Misery by Stephen King

The first novel by Stephen King I read was Carrie, and I have to say it underwhelmed me. There was just something about it that was almost tame compared to what I was expecting. But maybe I was judging it based on what I’d remembered of the movie. I mean, Sissy Spacek was pretty creepy in that role.

I’m glad to report that I had the opposite experience with Misery. I had seen the movie multiple times, and I absolutely love James Caan and Kathy Bates in general, so I’d thought that their acting in the movie was excellent. But then I read the book and the movie all of a sudden paled in comparison.

First of all, let’s talk about Annie Wilkes. You guys it’s our first female psycho, and she puts at least half the men to shame! She’s patient for one thing; she obviously can play with her food for a long time before going off the handle. I genuinely felt afraid of her in this book and saw how pathetic and helpless Paul Sheldon actually is in his situation. First of all, he’s there for months on end–not the short couple of weeks as portrayed in the movie–and Annie doesn’t just break his ankles. She chops one of his feet off, hobbling him. Ironically, though, Annie’s nursing skills are the only thing that kept him alive fro that point on. Much like Hannibal Lecter who was a psychiatrist, Annie also enjoyed holding her patient’s health in her hands.

I’ve heard it said that Alfred Hitchcock is the master of suspense. Well, Stephen King is neck and neck with him in my opinion. When Paul was descending into madness at the end, I was actively experiencing anxiety. He really snaps and it came at the most perfect time. There were two parts at the end that absolutely chilled me to the bone. One was at the end of chapter 48: “‘There’s blood and broken glass and charred paper in there…but there’s no one in the room at all.'” Kathy Bates sure portrayed the quasi-immortal Annie Wilkes to a tee. That lady just wouldn’t die. Well, until she does. Thank goodness, because the other line that got to me was, “They had found her outside of Misery the pig’s stall, with one hand wrapped around the handle of her chainsaw” (336). I just started imagining all the damage she could’ve done to him with the chainsaw and I might have been almost as glad as Paul was (though he still had to suffer nine months later when Annie just won’t die in his head) to know she wouldn’t get to use it.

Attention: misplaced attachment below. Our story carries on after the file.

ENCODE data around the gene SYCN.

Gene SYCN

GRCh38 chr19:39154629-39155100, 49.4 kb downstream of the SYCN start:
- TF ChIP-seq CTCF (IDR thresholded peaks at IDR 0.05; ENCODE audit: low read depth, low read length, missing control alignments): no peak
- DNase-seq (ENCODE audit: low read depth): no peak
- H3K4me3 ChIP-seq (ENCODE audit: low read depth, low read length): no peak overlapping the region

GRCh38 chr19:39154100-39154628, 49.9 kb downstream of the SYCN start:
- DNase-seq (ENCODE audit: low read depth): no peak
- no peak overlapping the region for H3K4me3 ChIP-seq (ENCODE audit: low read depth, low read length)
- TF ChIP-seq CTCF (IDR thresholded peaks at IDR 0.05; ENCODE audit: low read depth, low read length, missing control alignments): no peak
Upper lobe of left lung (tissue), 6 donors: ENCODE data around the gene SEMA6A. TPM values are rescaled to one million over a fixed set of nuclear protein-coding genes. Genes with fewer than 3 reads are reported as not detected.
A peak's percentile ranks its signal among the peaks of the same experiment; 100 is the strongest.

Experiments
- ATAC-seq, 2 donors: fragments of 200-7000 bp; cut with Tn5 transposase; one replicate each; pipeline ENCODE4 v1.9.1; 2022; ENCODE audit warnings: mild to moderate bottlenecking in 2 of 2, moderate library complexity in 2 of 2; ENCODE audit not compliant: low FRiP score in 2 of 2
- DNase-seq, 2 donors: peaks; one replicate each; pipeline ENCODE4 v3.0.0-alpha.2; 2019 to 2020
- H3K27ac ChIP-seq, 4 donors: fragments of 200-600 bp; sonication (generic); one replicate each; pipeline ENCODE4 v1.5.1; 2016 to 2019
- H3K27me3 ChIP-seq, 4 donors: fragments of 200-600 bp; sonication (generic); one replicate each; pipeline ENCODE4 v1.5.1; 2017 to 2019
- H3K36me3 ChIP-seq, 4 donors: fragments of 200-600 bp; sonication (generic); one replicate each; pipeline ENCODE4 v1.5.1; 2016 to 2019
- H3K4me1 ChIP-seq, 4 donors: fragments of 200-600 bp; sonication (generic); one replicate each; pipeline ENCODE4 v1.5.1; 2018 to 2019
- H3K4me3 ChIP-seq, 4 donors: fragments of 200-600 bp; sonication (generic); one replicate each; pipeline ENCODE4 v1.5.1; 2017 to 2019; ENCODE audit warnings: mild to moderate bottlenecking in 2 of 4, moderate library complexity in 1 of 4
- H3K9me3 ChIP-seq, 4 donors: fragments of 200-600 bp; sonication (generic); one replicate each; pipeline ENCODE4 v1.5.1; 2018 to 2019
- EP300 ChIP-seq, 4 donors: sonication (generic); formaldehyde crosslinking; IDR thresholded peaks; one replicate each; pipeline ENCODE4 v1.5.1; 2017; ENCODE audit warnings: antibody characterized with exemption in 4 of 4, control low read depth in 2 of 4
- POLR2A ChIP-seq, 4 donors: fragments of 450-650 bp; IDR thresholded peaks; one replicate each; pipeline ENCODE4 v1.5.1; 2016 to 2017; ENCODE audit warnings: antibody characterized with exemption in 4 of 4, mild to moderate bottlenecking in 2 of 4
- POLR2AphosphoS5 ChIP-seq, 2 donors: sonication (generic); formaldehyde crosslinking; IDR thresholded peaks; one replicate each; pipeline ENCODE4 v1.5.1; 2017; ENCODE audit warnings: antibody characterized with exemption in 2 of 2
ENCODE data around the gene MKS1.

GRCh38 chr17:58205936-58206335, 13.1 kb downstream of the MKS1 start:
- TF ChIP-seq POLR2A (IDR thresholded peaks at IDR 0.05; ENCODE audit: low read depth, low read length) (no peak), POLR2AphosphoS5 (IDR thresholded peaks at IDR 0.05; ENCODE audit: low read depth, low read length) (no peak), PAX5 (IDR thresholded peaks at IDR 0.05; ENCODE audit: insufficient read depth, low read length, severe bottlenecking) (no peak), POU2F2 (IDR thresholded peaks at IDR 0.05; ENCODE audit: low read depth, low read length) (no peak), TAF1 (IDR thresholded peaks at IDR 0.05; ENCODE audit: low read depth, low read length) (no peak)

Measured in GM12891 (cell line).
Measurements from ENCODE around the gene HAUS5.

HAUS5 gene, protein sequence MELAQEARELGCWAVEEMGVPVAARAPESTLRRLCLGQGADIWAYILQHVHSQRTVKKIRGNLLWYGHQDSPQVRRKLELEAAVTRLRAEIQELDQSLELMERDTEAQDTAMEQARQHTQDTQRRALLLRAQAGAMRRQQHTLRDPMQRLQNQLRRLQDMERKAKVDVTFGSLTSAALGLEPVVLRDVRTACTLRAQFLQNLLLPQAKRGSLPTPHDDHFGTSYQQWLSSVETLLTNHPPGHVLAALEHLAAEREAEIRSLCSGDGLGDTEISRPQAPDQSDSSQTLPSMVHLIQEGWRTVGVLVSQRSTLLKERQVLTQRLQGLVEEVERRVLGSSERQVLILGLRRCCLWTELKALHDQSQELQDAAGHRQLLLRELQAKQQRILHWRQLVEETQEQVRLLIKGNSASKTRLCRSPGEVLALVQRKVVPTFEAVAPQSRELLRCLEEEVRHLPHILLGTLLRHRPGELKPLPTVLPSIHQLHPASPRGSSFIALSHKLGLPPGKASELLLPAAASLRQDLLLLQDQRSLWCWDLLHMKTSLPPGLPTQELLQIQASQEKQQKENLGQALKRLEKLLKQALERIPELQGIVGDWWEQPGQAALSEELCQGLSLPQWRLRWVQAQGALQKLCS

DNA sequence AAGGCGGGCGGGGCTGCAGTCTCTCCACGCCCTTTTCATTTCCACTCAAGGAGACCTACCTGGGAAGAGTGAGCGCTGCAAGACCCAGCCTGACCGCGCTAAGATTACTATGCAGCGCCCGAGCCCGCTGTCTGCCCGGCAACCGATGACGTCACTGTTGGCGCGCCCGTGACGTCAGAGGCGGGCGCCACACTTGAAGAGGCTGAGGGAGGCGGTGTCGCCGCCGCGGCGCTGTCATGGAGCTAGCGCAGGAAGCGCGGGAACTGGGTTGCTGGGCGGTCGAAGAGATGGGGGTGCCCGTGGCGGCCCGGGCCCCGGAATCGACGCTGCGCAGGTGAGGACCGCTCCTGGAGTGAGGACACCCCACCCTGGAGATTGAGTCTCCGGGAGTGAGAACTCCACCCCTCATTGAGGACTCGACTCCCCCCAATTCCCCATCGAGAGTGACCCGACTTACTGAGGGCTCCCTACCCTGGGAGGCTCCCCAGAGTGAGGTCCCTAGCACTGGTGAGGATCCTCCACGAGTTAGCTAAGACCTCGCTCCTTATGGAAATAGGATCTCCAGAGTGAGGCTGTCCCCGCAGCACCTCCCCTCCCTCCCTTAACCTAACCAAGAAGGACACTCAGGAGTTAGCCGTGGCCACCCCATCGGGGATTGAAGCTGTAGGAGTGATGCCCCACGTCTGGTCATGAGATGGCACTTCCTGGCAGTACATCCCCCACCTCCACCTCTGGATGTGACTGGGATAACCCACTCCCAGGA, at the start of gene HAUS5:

Paul was a different sort of protagonist, too, than we’ve had so far. At a point toward the middle of the book, it was starting to get difficult to get through because he seemed almost comfortable in that house–like he’d accepted his fate. That just threw me because James Caan does such a great job of depicting Sheldon’s urgency, fear, and tact while Book Annie Wilkes is obviously about fifty times smarter than Book Paul Sheldon. Sure, he holds the book over her head to keep her from killing him, but she holds his sanity. She’s not only some crazy, obsessed psycho: she’s a crazy, obsessed psycho who knows exactly what she’s doing (like most killers we’ve read so far seem to do). Sheldon is her puppet and she plucks his strings until she dies.

I guess the typewriter really was the best way for her to go. She lived and died with Misery.


One Comment Add yours

  1. This is great! Annie is such a brilliant character definitely the best lady psycho 👍


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